You can read the previous articles here:
Practical Shotgun Shooting (IPSC) for Beginners, Part 2 (Upgrades, Ammo Belts, Equipment)
Practical Shotgun Shooting (IPSC) for Beginners, Part 1 (Divisions, Ready Conditions, Basic Upgrades)
Tout d’abord, « merci ! » pour les nombreux retours positifs sur les 2 précédents articles. Ci-joint je vous redonne les liens pour y accéder directement:
1er article : Divisions, conditions de départ, améliorations/modifications matériels.
2ème article : Améliorations/customisation, ceinture et équipements
Read first part here: Review of the 4 Pistol Grips for the Remington 870 Shotgun
Thanks to Synchronizor for this detailed review!
There are three controls that an 870 user manipulates with their shooting hand: the trigger, the safety switch, and the slide release. With the traditional semi-grip shotgun stocks that the 870 was designed to use, these controls are all easy to reach and manipulate. Pistol grips, whether part of a stock or stand-alone, can have a significant effect on how – and how easily – these controls are manipulated. Pistol grips rarely interfere with the gun’ s trigger for obvious reasons, but they can – and frequently do – make working the safety or slide release slower or more difficult.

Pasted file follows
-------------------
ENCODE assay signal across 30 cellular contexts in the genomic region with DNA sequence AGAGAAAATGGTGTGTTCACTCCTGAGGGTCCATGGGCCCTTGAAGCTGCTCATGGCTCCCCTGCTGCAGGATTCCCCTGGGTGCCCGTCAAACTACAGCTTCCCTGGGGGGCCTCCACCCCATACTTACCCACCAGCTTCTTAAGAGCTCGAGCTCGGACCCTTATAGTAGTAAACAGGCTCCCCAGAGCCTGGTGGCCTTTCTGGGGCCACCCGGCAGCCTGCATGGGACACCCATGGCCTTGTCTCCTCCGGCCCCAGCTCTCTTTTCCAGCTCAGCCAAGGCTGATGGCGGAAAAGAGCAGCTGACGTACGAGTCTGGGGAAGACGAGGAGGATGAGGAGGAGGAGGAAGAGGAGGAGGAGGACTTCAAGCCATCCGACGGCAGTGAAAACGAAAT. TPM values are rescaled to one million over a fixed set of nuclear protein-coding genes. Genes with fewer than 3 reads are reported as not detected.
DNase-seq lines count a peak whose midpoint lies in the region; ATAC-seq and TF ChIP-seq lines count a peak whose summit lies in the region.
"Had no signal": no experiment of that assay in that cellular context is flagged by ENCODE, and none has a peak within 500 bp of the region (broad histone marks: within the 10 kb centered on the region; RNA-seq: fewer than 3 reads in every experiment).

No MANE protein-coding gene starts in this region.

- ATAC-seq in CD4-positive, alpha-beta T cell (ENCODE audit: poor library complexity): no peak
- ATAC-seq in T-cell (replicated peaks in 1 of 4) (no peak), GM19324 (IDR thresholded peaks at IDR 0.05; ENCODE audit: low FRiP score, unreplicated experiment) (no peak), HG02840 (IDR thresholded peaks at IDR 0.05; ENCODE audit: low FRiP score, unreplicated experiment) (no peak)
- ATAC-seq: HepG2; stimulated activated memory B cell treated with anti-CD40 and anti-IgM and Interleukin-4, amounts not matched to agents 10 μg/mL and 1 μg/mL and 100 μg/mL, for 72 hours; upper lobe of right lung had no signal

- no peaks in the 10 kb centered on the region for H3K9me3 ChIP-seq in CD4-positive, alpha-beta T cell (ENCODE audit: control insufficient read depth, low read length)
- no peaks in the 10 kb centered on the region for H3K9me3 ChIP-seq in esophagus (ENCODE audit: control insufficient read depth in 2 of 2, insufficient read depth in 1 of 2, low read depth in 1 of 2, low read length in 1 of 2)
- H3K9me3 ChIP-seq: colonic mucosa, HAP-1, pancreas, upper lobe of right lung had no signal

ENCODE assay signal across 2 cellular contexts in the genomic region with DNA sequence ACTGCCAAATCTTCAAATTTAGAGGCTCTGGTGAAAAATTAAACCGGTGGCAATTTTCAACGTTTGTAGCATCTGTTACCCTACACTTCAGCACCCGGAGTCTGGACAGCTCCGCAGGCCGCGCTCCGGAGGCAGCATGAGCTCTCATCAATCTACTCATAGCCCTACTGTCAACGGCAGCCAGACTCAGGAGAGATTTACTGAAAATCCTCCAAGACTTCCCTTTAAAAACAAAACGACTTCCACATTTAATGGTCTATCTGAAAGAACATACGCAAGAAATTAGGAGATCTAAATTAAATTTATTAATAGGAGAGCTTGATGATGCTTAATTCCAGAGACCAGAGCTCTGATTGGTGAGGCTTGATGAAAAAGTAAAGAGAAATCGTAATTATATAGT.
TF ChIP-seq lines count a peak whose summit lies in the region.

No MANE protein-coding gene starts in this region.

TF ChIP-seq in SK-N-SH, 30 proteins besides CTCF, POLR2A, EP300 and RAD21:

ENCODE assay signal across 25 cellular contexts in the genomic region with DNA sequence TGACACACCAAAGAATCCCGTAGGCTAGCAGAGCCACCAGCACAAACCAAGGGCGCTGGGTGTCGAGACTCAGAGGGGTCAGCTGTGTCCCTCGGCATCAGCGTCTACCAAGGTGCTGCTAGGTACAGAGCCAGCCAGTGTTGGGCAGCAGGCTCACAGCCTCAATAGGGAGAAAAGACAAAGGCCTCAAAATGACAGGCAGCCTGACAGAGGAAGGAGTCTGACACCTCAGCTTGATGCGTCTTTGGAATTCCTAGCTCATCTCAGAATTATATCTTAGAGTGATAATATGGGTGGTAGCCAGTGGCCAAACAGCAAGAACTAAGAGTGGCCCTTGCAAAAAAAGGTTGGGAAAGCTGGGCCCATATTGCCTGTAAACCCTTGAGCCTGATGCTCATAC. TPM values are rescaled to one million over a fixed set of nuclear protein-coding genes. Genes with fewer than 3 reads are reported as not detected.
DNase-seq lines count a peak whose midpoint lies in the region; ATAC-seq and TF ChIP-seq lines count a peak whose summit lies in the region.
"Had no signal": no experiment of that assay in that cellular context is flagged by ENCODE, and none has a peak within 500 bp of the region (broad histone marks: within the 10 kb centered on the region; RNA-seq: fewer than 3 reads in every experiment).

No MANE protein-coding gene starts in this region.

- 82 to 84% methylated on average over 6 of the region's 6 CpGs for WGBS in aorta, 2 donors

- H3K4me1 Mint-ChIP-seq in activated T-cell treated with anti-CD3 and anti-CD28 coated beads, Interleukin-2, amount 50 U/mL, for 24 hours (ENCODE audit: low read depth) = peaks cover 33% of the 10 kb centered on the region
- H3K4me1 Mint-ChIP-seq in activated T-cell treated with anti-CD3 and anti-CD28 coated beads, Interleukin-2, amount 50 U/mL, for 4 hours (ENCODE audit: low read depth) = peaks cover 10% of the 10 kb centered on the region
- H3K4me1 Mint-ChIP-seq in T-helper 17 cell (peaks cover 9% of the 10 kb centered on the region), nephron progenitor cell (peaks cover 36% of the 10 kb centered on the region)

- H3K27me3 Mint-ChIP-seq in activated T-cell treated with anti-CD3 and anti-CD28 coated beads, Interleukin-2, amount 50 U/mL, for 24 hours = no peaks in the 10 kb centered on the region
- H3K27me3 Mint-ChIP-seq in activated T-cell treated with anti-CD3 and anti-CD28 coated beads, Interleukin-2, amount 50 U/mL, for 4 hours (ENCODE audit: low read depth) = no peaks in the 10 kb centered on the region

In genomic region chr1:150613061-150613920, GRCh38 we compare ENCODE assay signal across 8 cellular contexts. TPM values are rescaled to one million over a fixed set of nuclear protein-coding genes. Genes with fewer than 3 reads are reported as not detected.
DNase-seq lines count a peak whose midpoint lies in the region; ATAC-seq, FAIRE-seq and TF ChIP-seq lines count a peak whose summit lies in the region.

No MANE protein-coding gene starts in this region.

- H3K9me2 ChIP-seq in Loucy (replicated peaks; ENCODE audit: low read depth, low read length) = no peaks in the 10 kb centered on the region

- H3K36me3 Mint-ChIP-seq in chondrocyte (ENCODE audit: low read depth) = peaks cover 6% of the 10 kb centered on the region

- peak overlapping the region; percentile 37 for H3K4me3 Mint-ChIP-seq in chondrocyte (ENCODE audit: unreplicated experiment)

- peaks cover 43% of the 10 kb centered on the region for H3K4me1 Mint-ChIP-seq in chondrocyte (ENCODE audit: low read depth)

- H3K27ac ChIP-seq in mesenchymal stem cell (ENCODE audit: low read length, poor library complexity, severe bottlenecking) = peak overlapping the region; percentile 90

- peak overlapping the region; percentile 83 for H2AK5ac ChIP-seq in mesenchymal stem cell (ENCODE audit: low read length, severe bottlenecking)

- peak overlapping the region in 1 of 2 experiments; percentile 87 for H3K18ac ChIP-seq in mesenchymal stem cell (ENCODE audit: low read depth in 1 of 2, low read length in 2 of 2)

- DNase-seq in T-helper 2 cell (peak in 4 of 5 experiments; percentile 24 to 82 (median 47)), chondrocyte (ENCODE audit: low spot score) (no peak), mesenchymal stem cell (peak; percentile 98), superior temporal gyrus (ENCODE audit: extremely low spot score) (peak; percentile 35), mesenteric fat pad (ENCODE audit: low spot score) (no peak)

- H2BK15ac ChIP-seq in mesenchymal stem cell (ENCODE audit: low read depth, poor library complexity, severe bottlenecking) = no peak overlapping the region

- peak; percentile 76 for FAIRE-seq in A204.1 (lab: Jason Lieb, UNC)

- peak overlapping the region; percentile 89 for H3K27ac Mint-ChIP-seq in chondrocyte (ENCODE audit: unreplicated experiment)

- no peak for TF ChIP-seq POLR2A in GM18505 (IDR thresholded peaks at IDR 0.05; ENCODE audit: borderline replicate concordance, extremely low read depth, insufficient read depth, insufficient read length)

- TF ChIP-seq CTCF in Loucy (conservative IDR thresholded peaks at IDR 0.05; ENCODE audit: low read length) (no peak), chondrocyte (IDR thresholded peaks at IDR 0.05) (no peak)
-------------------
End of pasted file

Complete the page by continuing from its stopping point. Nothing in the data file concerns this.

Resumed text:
The 870’ s cross-bolt safety is located right behind the trigger, and with a traditional stock that’ s no wider than the receiver and doesn’ t enclose the rear of the trigger guard, it is possible to apply pressure on the safety with the side of the finger, rather than the tip. This allows the user to disengage the safety while keeping their fingertip on or very near the trigger, so a shot can be made virtually immediately. With traditional stocks, the safety is also fairly easily reached with the thumb or middle finger for re-engagement, or for disengagement in the case of left-handed shooters using an 870 with a right-handed safety switch.
Thanks to Synchronizor for this detailed review!
I won’t get into when, where, and for what I think pistol grips should and shouldn’t be used, because it would just add several thousand more words to what is already a massive piece. I’ll simply say that while they have many downsides, and a fixed or folding stock will be a better choice for many situations, pistol-gripped shotguns do have their place. They’re very compact & maneuverable, and (usually) lighter than a full stock, which can be beneficial on a gun that’s used more as a tool than a weapon, or one that needs to be stored or deployed in very tight spaces. They’re also cool; a lot of folks (myself included) buy a pistol grips just for fun, and that’s a perfectly legitimate reason to own one.